Café Orient (English)

 

 

 

When Alfred Georgi, the former chef at court of the German emperor, Wilhelm II., established the "Café Orient" (location "Unter den Eichen") around the turn of the century (1900) and it quickly became on of the favourite meeting places of the Wiesbaden society.

The known Wiesbaden architect Carl Dormann had designed a Moorish facade fot the cafe. Spiked arcades shaped like horseshoes and donkey backs, three mosque-like cupolas and many small towers, blue underlaid oriental decorations with striped Dutch clinker and large-scale stalactite cornices and ledges gave the building an Islamic appearance. This impression became reinforced through the more than lavish interior equipment and decoration.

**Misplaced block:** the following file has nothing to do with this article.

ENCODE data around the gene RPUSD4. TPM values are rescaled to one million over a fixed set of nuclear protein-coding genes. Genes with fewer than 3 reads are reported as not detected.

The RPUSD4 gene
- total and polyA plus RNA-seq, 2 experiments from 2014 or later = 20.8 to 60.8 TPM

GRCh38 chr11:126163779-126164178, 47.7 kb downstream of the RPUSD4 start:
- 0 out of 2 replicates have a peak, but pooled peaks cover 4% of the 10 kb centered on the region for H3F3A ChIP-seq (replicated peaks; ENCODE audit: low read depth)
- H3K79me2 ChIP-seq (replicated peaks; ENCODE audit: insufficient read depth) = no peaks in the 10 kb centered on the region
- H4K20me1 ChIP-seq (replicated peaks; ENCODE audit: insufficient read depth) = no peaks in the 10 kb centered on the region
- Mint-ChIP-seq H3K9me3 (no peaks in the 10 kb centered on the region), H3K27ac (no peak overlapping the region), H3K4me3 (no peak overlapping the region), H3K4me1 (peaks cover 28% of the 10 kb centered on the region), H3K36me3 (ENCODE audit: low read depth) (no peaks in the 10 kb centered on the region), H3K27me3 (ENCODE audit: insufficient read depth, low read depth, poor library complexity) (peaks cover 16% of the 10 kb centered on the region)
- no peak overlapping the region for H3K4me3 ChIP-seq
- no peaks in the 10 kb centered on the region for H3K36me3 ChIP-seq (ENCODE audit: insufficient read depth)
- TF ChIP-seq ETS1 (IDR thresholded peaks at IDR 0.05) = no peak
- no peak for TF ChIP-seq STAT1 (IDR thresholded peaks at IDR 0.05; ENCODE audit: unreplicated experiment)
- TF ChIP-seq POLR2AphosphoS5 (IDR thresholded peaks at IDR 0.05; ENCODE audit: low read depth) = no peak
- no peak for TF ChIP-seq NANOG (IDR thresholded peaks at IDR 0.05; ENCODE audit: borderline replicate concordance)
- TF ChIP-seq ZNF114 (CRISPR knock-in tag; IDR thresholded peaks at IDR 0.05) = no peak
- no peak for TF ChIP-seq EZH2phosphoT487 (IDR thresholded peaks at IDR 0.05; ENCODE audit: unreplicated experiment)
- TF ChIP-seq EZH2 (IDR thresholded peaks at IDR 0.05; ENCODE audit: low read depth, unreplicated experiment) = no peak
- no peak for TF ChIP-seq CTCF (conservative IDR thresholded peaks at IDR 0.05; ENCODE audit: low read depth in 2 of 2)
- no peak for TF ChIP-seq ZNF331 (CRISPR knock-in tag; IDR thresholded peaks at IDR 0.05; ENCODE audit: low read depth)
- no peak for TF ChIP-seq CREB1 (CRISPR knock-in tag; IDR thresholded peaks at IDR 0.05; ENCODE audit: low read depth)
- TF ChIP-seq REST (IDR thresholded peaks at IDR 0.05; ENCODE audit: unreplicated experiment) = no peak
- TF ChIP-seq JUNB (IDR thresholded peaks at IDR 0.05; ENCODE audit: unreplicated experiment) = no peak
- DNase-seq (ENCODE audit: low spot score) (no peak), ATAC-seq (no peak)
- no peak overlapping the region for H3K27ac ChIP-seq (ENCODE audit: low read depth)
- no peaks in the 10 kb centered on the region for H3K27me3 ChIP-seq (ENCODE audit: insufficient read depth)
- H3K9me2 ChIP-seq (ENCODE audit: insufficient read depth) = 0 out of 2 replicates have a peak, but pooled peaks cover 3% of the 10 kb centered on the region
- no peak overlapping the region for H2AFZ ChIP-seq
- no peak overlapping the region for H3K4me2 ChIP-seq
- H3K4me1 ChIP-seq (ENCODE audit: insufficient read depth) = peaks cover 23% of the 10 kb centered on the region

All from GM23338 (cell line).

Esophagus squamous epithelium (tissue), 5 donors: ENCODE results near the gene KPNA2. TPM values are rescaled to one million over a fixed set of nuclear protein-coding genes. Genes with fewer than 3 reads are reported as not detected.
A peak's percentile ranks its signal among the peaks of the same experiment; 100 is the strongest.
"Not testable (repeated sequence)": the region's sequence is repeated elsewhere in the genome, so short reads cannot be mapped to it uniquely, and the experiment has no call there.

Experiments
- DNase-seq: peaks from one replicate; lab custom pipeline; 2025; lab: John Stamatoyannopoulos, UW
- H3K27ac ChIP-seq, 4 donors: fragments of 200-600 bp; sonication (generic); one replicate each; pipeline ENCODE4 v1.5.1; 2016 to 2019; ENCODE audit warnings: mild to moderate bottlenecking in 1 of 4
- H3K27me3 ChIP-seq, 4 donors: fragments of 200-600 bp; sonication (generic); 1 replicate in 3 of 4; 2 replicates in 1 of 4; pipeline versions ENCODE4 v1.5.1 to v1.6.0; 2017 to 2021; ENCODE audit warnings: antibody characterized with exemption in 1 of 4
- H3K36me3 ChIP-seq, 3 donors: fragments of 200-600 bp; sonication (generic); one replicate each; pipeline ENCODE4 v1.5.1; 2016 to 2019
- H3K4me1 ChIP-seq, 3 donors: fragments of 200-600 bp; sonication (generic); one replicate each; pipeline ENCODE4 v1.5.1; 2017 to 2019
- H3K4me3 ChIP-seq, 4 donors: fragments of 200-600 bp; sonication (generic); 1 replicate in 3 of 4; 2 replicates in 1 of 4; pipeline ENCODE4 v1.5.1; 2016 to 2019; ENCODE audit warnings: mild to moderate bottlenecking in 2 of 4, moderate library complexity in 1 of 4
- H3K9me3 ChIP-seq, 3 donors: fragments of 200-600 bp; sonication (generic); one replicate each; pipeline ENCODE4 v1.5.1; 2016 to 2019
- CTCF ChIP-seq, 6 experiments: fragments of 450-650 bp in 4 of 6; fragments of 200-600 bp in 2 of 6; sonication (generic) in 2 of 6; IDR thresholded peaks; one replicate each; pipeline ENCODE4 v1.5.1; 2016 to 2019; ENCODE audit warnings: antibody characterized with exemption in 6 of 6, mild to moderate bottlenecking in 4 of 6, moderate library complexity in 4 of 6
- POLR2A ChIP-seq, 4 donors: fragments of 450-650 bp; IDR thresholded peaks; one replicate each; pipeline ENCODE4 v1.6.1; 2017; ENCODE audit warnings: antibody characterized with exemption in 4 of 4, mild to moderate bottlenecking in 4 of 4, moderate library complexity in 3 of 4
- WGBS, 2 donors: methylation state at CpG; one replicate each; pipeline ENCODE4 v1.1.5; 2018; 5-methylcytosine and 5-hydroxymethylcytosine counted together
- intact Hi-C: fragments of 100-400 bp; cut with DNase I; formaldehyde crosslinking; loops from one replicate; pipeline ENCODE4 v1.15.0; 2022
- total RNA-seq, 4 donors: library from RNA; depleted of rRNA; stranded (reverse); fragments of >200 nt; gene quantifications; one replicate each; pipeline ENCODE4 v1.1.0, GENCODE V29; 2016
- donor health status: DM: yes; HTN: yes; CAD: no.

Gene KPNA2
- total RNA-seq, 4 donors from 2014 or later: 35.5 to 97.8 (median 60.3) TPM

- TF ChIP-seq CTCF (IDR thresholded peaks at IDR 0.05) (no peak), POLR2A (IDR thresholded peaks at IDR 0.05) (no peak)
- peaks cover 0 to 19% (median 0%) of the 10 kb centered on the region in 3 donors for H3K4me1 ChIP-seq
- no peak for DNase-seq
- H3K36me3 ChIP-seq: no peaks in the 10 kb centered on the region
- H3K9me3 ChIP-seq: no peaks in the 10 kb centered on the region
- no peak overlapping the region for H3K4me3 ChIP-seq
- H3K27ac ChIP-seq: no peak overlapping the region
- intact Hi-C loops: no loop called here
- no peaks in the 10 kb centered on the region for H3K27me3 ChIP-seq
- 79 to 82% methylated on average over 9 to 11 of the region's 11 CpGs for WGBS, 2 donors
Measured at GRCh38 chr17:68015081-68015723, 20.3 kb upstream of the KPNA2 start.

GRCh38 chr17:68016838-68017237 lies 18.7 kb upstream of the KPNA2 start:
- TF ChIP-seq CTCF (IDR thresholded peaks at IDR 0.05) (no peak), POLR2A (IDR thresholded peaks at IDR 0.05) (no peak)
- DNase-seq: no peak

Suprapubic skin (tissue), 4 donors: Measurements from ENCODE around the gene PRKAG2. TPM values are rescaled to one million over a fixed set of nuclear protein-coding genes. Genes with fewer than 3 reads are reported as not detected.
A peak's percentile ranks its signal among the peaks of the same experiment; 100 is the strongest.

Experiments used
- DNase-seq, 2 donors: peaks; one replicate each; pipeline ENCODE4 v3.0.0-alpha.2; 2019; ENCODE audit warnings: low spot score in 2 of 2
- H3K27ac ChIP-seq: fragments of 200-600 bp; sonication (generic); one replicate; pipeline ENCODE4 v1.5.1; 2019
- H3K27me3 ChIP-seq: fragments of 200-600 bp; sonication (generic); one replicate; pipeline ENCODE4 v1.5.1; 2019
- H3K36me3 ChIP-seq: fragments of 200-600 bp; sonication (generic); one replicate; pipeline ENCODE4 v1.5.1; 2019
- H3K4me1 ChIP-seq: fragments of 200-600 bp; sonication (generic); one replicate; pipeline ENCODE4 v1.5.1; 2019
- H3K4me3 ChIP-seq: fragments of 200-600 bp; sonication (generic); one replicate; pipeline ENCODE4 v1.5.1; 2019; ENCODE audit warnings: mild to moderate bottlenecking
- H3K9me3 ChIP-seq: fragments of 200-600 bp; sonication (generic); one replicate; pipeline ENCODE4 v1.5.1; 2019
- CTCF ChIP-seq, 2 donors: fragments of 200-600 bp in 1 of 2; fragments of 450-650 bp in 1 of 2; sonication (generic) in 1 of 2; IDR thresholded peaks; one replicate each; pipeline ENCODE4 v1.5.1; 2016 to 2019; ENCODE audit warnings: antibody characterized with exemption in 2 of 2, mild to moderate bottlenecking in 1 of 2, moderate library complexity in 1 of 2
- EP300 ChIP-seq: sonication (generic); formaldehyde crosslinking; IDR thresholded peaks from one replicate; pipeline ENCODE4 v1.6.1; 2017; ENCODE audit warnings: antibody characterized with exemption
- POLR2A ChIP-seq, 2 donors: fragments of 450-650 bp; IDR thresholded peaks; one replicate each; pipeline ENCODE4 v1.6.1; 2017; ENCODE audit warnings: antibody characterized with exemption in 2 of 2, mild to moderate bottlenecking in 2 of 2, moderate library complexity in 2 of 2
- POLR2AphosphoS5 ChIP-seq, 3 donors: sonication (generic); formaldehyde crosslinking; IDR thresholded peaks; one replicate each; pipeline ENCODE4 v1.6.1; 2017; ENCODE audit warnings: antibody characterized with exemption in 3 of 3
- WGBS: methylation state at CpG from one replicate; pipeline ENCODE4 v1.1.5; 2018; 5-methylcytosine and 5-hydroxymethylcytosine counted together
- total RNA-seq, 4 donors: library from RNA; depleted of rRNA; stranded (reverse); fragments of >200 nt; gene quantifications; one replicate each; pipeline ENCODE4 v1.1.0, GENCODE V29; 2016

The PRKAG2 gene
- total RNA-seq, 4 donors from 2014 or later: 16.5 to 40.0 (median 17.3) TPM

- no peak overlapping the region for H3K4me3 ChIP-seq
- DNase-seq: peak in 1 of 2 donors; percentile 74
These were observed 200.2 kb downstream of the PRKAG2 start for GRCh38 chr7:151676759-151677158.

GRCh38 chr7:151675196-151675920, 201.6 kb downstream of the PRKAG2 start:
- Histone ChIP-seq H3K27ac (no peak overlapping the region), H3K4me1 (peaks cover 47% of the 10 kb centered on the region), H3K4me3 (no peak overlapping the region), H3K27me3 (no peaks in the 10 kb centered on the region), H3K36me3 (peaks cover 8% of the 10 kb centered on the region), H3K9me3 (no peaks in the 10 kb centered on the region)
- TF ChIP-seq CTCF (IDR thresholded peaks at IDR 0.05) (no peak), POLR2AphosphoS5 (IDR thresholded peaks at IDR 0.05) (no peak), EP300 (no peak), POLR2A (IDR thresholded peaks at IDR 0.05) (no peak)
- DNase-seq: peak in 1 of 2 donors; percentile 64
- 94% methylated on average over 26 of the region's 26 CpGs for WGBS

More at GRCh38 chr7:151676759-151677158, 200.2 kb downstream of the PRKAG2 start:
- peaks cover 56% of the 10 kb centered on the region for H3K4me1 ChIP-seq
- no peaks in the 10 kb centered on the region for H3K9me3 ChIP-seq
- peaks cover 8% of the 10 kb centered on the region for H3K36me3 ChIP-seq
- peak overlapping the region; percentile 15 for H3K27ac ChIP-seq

In 1914 the hotel professional Georges Richefort from de Alsace region leases this bizarre-elegant house and later he bought it. New the cafe experienced its heyday. Therefore Richefort applied for a permit to build an additional ballroom for a thousand (!) people.

But then – the world recession. Richefort had to file a bankruptcy petition in 1929. The "Café Orient" was closed temporarily and later it was carried on by others. The building was not damaged during The Second World War. Inspite of this, the building was demolished in 1964 to make room for a multistory apartment house.